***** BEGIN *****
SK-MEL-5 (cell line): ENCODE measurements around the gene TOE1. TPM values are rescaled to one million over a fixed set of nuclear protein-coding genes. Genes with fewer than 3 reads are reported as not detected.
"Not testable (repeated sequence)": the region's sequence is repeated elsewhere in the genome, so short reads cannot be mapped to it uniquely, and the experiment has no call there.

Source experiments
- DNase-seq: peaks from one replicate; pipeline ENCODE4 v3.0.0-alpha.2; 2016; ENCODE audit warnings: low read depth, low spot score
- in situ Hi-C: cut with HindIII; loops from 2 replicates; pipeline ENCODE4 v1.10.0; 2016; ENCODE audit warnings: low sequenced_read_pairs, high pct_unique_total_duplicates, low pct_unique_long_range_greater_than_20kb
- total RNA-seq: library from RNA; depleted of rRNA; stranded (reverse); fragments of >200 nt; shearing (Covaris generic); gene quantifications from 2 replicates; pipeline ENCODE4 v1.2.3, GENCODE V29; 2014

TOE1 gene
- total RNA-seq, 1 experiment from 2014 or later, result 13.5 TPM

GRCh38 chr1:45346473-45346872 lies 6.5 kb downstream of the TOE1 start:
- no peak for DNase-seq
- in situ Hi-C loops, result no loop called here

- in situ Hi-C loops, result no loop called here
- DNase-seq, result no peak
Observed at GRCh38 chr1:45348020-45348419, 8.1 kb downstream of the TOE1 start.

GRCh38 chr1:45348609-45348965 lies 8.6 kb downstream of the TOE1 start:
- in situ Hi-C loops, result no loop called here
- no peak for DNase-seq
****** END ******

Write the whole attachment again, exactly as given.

SK-MEL-5 (cell line): ENCODE measurements around the gene TOE1. TPM values are rescaled to one million over a fixed set of nuclear protein-coding genes. Genes with fewer than 3 reads are reported as not detected.
"Not testable (repeated sequence)": the region's sequence is repeated elsewhere in the genome, so short reads cannot be mapped to it uniquely, and the experiment has no call there.

Source experiments
- DNase-seq: peaks from one replicate; pipeline ENCODE4 v3.0.0-alpha.2; 2016; ENCODE audit warnings: low read depth, low spot score
- in situ Hi-C: cut with HindIII; loops from 2 replicates; pipeline ENCODE4 v1.10.0; 2016; ENCODE audit warnings: low sequenced_read_pairs, high pct_unique_total_duplicates, low pct_unique_long_range_greater_than_20kb
- total RNA-seq: library from RNA; depleted of rRNA; stranded (reverse); fragments of >200 nt; shearing (Covaris generic); gene quantifications from 2 replicates; pipeline ENCODE4 v1.2.3, GENCODE V29; 2014

TOE1 gene
- total RNA-seq, 1 experiment from 2014 or later, result 13.5 TPM

GRCh38 chr1:45346473-45346872 lies 6.5 kb downstream of the TOE1 start:
- no peak for DNase-seq
- in situ Hi-C loops, result no loop called here

- in situ Hi-C loops, result no loop called here
- DNase-seq, result no peak
Observed at GRCh38 chr1:45348020-45348419, 8.1 kb downstream of the TOE1 start.

GRCh38 chr1:45348609-45348965 lies 8.6 kb downstream of the TOE1 start:
- in situ Hi-C loops, result no loop called here
- no peak for DNase-seq